My Own Child
C. Bard Cole
"What is it with all these fucking preacher's son stories? Jesus Christ! I just can't read another book that has Jesus freaks in it. I am from a small town in the country and we knew that people who talk about Jesus all the fucking time are people you avoid. Where are these kids supposed to be from? And if they love Jesus so fucking much how come they always end up turning homo?"
Squire was mad that I was wasting time reading an award-winning novel by a southern gay man. It wasn't a highly prestigious award you would have heard of, but I don't have any awards at all. He doesn't like it when I read books that get me worked up.
"It's poverty-chic cornpone peckerwood Green Acres grade-A bullcrap. There's never been a kid in America who took that shit seriously. It's a fucking literary conceit; it's been rode hard and put away wet. It's haggard. I was friends with stupid kids and none of them were that stupid. Murphy was never that stupid!"
"You should stop reading that gay shit," he said. "It's all fucking pornography anyhow. Porn for people who think they're above porn. Plus," he said, conspicuously sliding his hand down the front of his pants and scratching himself, "you can't write child pornography unless it's literature so that's half of what they're up to."
"Let me tell you about the first time I had a dick up my ass," he said, touching his breastbone daintily and forging a beatific look on his face. "It was the son of our town's minister, who was coincidentally also my lacrosse coach at the New England prep school I somehow went to. He reamed me while we read Rimbaud out loud. It was beautiful. I loved him. I was eight. In fact, I was the one who seduced him, though people who hate love will tell you different."
"You didn't take your medicine," I said, non-accusatorily.
"Fuck you," he said. "I did, for your fucking information. I always take my goddamn medicine."
"Dad," he said. "I'm a good boy. I took my pill like a good boy, Daddy. Aren't I a good boy?"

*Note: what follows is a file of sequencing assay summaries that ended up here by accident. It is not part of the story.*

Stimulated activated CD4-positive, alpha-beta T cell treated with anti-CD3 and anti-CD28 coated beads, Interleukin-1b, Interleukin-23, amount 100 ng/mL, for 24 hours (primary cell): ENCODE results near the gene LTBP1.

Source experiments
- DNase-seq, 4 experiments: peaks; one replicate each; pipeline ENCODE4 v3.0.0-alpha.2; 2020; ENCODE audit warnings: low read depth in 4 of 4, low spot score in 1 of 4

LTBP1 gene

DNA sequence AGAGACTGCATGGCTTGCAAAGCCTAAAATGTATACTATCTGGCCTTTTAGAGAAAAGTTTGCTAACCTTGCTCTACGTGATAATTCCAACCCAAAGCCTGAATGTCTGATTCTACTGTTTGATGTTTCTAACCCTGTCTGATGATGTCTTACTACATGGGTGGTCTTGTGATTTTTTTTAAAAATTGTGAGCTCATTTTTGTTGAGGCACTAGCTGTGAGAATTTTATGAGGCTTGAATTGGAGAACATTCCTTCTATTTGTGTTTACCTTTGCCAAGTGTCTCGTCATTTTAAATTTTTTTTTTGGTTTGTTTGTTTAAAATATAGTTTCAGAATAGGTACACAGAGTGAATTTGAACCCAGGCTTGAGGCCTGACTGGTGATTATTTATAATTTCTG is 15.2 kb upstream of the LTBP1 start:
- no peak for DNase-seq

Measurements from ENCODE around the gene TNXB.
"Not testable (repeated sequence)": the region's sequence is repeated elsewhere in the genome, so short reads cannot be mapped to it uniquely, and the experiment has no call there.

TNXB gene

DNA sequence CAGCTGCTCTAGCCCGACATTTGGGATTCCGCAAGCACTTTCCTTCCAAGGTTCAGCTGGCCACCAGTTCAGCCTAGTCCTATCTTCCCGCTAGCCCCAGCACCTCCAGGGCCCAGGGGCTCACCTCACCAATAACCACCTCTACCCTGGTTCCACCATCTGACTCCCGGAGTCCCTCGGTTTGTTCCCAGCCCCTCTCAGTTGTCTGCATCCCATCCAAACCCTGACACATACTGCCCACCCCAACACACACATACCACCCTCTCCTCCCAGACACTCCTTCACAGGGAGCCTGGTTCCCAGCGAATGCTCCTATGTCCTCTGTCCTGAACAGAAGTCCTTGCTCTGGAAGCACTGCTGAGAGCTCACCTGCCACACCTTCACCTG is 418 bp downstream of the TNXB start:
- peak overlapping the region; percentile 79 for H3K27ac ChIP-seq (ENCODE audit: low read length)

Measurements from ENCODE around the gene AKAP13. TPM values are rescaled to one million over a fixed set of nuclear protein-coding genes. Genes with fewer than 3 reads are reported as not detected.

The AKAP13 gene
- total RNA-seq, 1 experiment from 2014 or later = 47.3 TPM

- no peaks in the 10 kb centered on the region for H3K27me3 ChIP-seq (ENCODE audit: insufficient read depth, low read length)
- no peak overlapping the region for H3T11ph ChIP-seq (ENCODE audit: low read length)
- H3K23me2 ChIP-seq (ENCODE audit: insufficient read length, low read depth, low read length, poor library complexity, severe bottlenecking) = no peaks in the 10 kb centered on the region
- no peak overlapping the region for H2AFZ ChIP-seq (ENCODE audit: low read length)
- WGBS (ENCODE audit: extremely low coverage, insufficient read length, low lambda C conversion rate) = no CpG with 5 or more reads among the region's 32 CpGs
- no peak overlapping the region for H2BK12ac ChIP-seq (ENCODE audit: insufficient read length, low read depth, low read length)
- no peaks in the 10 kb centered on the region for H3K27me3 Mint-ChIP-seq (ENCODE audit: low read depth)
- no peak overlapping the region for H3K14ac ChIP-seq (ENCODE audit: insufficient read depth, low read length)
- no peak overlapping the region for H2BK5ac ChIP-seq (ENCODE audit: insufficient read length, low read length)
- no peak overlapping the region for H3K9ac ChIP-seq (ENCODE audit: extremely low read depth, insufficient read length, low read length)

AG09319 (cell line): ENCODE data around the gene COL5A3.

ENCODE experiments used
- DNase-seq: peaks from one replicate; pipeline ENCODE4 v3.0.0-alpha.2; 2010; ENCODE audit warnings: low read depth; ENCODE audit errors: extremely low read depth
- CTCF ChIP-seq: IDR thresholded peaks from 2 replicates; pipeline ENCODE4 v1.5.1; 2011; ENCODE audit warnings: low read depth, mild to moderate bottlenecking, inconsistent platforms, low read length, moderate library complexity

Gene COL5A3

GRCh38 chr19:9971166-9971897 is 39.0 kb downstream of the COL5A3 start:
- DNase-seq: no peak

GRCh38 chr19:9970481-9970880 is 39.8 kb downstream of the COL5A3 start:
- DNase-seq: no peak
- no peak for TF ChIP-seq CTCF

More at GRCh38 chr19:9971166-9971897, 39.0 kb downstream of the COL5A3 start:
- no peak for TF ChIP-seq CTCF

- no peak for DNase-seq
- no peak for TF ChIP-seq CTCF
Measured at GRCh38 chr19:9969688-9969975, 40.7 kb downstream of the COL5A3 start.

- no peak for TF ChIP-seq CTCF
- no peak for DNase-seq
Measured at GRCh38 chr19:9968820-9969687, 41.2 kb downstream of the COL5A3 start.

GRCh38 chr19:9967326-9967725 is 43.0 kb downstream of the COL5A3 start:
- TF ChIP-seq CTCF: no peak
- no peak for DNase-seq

"I was just asking," I said.
"You weren't just asking," he said. "You were not."
I looked at him.
He said, "Don't you fucking look at me!"
I told him I was trying to write.
"Uh-hum," he said. "I think you were trying to tell me about this stupid fucking book you don't like for some reason. So don't crawl up my ass about my goddamn pills when I actually have a conversation with you. I was going about my business. I was just going to put on some coffee."
I made a show of putting the book away, sliding it into a crevice in a nearby bookshelf. I tapped its spine into line with the other titles crammed in there.
"You can get books out of the library, you know," he said. "I like being reminded constantly about my pills, by the way. I appreciate it tremendously. I like it being a general topic for discussion. You should put a flyer up in the lobby so all the neighbors can ask me. 'Did you take your pills?' 'Did you take your pills?' 'Did you take your pills?'"
"You didn't sleep, then," I said. "I can tell something. You're hyper as shit."
"Okay. I have to go draft an open letter of apology to all womankind for any time I ever said somebody was on the rag because I see now how obnoxious that is."
He said, "I get frustrated for you. I don't know why you put yourself through this. Is all. It's a fucking gorgeous day outside, have you even looked out the window?"
"Don't surf the internet," he said, "and don't write little essays about what's wrong with literature. Come on, man. It's a job. Just block out three hours where you're going to sit there and write and then let's do something." He leaned against the doorway. "Or just tell me you're going to piss away the whole day pretending to write with your finger up your ass and I'll call somebody. It's Saturday."
I looked at the keyboard as if I'd think of something to write, which I wouldn't have, even if he wasn't looming over me, my own personal red-headed demon.